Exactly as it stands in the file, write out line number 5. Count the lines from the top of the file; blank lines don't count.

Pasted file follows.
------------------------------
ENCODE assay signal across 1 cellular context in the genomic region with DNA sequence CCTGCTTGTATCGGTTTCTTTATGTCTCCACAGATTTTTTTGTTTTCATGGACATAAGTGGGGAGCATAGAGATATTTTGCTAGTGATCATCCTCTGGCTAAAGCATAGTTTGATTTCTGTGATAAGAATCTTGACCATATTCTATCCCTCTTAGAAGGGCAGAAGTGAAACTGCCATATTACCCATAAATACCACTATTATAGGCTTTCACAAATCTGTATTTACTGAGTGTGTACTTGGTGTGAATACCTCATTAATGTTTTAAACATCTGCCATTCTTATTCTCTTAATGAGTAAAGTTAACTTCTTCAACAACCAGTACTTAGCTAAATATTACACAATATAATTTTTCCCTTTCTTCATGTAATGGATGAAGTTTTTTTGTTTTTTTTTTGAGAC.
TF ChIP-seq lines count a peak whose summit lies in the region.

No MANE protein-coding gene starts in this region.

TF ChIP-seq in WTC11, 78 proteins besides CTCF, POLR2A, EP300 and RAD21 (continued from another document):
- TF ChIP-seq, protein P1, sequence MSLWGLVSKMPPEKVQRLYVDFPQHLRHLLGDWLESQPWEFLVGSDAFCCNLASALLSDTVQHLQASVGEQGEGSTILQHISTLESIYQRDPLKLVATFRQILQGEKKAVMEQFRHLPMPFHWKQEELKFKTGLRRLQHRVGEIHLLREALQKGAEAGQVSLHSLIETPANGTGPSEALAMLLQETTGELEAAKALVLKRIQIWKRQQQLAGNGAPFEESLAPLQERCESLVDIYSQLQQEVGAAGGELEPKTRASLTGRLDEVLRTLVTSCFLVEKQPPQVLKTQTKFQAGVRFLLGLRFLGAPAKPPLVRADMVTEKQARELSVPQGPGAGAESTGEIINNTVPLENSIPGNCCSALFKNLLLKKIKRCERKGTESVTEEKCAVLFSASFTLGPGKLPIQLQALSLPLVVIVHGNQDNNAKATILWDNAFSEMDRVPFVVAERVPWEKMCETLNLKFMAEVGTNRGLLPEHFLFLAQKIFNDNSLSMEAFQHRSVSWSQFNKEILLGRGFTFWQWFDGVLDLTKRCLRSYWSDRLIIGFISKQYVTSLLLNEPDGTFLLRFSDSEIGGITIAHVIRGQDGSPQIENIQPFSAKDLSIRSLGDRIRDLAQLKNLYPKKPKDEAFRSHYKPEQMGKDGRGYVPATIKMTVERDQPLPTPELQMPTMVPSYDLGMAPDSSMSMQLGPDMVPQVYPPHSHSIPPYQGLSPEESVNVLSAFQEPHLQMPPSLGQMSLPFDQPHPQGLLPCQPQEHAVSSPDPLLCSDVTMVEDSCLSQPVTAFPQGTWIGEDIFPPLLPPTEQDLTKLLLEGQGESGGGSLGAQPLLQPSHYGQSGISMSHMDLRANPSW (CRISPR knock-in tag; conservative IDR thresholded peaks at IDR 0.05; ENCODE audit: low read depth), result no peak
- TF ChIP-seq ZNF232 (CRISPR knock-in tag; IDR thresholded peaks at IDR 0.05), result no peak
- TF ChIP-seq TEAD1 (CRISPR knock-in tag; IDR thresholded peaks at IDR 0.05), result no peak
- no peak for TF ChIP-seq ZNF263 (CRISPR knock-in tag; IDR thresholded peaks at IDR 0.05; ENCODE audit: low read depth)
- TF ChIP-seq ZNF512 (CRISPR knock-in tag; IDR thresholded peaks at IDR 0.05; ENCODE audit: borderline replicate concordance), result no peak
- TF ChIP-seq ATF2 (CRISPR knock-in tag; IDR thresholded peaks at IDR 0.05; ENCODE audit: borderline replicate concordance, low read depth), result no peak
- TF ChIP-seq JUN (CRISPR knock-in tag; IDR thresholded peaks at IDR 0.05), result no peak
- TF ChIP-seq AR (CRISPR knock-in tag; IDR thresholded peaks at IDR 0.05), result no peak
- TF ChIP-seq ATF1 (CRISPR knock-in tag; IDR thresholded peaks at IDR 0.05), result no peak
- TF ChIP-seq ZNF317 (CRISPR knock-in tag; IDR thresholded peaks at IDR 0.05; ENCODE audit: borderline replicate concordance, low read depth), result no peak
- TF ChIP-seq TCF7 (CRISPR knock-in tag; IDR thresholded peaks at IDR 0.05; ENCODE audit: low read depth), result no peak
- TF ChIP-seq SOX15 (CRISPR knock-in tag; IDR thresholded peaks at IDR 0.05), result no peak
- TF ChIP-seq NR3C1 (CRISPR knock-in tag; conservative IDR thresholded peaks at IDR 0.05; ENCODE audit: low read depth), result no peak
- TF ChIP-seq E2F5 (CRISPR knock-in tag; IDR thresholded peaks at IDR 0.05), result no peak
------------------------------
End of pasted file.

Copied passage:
- TF ChIP-seq, protein P1, sequence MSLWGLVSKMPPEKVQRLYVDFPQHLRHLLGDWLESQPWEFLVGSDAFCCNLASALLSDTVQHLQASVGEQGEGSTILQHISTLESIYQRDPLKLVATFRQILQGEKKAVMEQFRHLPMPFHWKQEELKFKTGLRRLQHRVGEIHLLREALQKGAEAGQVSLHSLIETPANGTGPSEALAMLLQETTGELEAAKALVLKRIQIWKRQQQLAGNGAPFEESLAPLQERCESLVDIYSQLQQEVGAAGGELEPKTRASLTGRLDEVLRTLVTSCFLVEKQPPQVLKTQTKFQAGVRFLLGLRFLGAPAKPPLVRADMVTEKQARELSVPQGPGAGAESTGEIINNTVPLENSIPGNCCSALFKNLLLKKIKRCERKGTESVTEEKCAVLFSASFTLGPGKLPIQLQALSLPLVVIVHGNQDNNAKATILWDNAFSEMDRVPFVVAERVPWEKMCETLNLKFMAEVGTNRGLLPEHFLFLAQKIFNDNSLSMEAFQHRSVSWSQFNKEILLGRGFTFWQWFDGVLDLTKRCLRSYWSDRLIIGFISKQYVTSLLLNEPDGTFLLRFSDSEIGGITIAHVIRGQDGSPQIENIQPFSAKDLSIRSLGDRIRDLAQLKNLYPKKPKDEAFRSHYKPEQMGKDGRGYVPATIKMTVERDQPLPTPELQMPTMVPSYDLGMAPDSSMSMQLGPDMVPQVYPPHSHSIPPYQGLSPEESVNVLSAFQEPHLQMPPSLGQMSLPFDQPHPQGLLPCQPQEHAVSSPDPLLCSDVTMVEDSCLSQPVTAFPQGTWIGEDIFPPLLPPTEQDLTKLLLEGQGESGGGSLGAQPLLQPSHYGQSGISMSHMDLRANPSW (CRISPR knock-in tag; conservative IDR thresholded peaks at IDR 0.05; ENCODE audit: low read depth), result no peak